100 best New York restaurants: RedFarm
100 best New York restaurants: New York Noodle Town
100 best New York restaurants: Xi'an Famous Foods
100 best New York restaurants: Spicy & Tasty
100 best New York restaurants: Nom Wah Tea Parlor
New York has a long lineage of Chinese restaurants, from swank stalwarts in Midtown to destination-worthy Szechuan fare in Flushing. With some of the best New York restaurants serving pork buns, dim sum, Peking duck and ma po tofu, even the most seasoned eaters may be overwhelmed. That’s where we come in. We’ve unsheathed our chopsticks at Gotham’s greatest and most authentic Asian eateries, and distilled it all into this tidy list of the best Chinese restaurants in NYC. Did we miss your favorite spot? Join the conversation in the comments.
RECOMMENDED: Full list of 100 best New York restaurants
Restaurateur Ed Schoenfeld and head chef Joe Ng (Chinatown Brasserie) offer a playful homage to the golden age of Chinese fine dining at this groundbreaking eatery. The farm-to-table decor makes an unconventional backdrop for a Chinese joint, and the eclectic menu is just as hard to pin down. You might begin with a few old-school Chinese-American bites, like room-temperature shards of extra-crispy spicy beef, and playful seafood dumplings dressed up to resemble Pac-Man characters. Some of Ng’s creations can be extraneously showy, but he turns out plenty of hits: sautéed black cod with black bean and thai basil, and a beautiful Creekstone Farms rib eye, all served family-style. In a neighborhood with a dearth of Sino options, RedFarm isn’t just filling a void—it’s reinventing a genre.
Over the years, New York Noodle Town has proved that it can deliver on the promise of its name. Choose from panfried selections (boiled angel-hair noodles that are lightly fried for a crunchy-soft texture) or softer preparations (served floating in flavorful chicken broth); they can be ordered with roasted pork, duck, chicken or ribs. Suckling pig is also a treat, but the supply usually runs out by 8pm. In a signature combination, Chinese flowering chives are sautéed with duck, scallops, fish or squid. The chives lose their pungency and sweeten in the flash of heat, making them a great accompaniment to delicate fowl or seafood.
This Chinese chainlet, with eight additional locations around NYC, highlights the mouth-tingling cuisine of Xi'an, an ancient capital along China's Silk Road. The short menu features cumin-spiked “lamb burgers,” tangy liang pi cold noodles and warm tofu submerged in crimson chili oil, along with the cultish lamb-face salad. Unlike its sparely appointed siblings, this location features a mix of antique touches (porcelain figurines from the Ming dynasty) and modern effects (framed photos of frequent customer Anthony Bourdain) in the 40-seat dining room.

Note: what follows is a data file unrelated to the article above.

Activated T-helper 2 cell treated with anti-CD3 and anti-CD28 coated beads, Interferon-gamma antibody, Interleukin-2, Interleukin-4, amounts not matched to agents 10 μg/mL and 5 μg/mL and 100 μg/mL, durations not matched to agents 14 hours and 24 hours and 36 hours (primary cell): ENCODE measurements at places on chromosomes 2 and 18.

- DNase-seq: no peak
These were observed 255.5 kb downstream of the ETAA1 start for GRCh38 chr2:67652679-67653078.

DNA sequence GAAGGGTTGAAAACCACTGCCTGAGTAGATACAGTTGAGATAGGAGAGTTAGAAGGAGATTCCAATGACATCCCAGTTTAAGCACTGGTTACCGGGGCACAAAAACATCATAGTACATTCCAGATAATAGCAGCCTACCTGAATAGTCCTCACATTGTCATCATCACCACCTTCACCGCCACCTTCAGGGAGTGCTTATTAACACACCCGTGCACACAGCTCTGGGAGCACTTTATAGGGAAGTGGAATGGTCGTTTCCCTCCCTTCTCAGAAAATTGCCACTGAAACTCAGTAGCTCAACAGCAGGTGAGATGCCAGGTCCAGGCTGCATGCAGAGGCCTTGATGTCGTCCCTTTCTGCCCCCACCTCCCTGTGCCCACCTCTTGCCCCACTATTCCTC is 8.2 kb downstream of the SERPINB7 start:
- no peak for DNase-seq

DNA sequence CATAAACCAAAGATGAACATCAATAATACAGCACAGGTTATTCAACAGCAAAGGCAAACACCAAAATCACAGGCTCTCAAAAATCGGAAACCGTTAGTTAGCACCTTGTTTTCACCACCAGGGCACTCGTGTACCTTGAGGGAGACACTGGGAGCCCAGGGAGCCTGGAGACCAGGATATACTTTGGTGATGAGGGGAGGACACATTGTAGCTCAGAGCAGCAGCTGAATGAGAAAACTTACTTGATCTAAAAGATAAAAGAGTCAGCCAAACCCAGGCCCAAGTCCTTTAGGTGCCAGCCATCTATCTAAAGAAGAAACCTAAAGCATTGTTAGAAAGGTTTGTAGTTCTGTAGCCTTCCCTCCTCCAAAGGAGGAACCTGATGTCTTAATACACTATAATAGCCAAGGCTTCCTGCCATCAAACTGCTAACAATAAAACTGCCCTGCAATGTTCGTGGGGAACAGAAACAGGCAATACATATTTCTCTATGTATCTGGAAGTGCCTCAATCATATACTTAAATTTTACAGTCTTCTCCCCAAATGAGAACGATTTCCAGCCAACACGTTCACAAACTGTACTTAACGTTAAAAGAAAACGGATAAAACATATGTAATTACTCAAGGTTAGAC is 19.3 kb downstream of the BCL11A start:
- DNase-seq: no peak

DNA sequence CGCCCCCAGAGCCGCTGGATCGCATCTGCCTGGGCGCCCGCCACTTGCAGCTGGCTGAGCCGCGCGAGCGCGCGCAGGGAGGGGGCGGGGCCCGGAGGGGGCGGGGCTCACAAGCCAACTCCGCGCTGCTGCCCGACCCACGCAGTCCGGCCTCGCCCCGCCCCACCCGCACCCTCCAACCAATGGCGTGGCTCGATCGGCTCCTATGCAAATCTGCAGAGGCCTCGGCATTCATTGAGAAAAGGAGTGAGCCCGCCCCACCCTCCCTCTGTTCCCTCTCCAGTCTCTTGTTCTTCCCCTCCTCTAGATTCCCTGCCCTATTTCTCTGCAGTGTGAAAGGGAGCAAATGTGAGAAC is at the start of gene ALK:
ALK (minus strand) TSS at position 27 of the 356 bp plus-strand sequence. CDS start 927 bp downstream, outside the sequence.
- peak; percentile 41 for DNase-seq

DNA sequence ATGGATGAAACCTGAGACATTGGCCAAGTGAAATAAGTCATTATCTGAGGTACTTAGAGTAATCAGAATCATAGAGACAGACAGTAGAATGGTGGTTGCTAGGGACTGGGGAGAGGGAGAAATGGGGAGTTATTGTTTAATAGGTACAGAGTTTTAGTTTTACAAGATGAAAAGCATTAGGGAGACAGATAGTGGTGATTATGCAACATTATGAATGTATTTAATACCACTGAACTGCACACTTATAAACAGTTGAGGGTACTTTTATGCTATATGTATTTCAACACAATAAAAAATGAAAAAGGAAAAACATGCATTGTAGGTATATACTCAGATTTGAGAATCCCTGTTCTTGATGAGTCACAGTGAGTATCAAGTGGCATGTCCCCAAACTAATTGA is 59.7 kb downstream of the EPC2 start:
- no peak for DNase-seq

Any serious trip to Flushing for volcanically spicy Szechuan food should begin here. Revered by in-the-know regulars, this brightly lit eatery serves plates of sliced pork in garlic sauce and beef tripe in hot pepper sauce that’s sure to set even the most seasoned palate aflame. Make sure to stock up on cold-bar options, like zesty sesame noodles, crunchy chopped cucumbers and smooth, delicate tofu—you’ll need the relief. Service is speedy and mercifully attentive to water requests.
New York's first dim sum house opened in 1920 at a crook in Doyers Street known at the time as "the bloody angle." That Chinatown passage bore witness to the grisly havoc of the Tong gang wars—shootings and hatchet murders—but the bakery and tea shop had a sweeter reputation: Its almond cookies and moon cakes were legendary. For more than three decades, the Choy family ran Nom Wah, but in 1974, Ed and May Choy sold the operation to longtime manager Wally Tang, who started there in 1950 as a waiter when he was 16. In 2010, Wally passed Nom Wah on to his nephew Wilson Tang, a banker at ING Direct. The 90-year-old stalwart had fallen into disrepair, so the young Tang gave it a remodel. He and his wife raided flea markets for vintage lamps and the restaurant's storage room for archival photographs. They painted the dingy green walls a mustard yellow, and cleaned decades of dust and grease off the tea tins lining the restaurant's shelves. The most important tweaks, though, were behind the scenes: Tang updated the kitchen and did away with the procedure of cooking dim sum en masse. Now, each plate is cooked to order. The nips and tucks transformed a health department nightmare into a charming old-school institution, completely unlike the chaotic banquet halls that dominate Chinatown's dim sum scene. The dining room is transportive—checkered tablecloths cover Art Deco tables and couples huddle beneath an old poster of a glam Chinese movie star. The food, too, stands apart. Try the ultra-fluffy oversize roasted-pork bun ($1.95), the flaky fried crepe egg roll ($5.25) and the tender stuffed eggplant ($4) filled with a spiced shrimp-and-squid mixture.
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